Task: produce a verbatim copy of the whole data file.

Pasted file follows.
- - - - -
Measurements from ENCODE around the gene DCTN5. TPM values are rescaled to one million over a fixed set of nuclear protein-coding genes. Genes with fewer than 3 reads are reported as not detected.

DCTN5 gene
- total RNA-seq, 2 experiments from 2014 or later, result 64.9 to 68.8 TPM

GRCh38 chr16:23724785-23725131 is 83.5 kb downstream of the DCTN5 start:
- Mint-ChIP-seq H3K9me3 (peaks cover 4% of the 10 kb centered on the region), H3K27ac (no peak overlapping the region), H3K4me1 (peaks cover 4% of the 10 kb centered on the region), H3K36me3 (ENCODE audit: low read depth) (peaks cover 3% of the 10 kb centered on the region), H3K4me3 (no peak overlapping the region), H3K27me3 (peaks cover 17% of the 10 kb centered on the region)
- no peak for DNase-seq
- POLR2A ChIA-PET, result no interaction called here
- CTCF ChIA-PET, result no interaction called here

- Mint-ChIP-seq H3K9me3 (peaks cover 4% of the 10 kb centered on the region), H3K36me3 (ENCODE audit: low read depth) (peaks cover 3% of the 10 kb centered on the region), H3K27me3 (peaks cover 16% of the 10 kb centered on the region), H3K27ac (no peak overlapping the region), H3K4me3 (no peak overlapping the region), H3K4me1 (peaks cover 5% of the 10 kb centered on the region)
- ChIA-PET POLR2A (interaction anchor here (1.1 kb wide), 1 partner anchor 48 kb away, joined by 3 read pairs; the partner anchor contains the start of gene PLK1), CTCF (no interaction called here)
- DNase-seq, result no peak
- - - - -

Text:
Measurements from ENCODE around the gene DCTN5. TPM values are rescaled to one million over a fixed set of nuclear protein-coding genes. Genes with fewer than 3 reads are reported as not detected.

DCTN5 gene
- total RNA-seq, 2 experiments from 2014 or later, result 64.9 to 68.8 TPM

GRCh38 chr16:23724785-23725131 is 83.5 kb downstream of the DCTN5 start:
- Mint-ChIP-seq H3K9me3 (peaks cover 4% of the 10 kb centered on the region), H3K27ac (no peak overlapping the region), H3K4me1 (peaks cover 4% of the 10 kb centered on the region), H3K36me3 (ENCODE audit: low read depth) (peaks cover 3% of the 10 kb centered on the region), H3K4me3 (no peak overlapping the region), H3K27me3 (peaks cover 17% of the 10 kb centered on the region)
- no peak for DNase-seq
- POLR2A ChIA-PET, result no interaction called here
- CTCF ChIA-PET, result no interaction called here

- Mint-ChIP-seq H3K9me3 (peaks cover 4% of the 10 kb centered on the region), H3K36me3 (ENCODE audit: low read depth) (peaks cover 3% of the 10 kb centered on the region), H3K27me3 (peaks cover 16% of the 10 kb centered on the region), H3K27ac (no peak overlapping the region), H3K4me3 (no peak overlapping the region), H3K4me1 (peaks cover 5% of the 10 kb centered on the region)
- ChIA-PET POLR2A (interaction anchor here (1.1 kb wide), 1 partner anchor 48 kb away, joined by 3 read pairs; the partner anchor contains the start of gene PLK1), CTCF (no interaction called here)
- DNase-seq, result no peak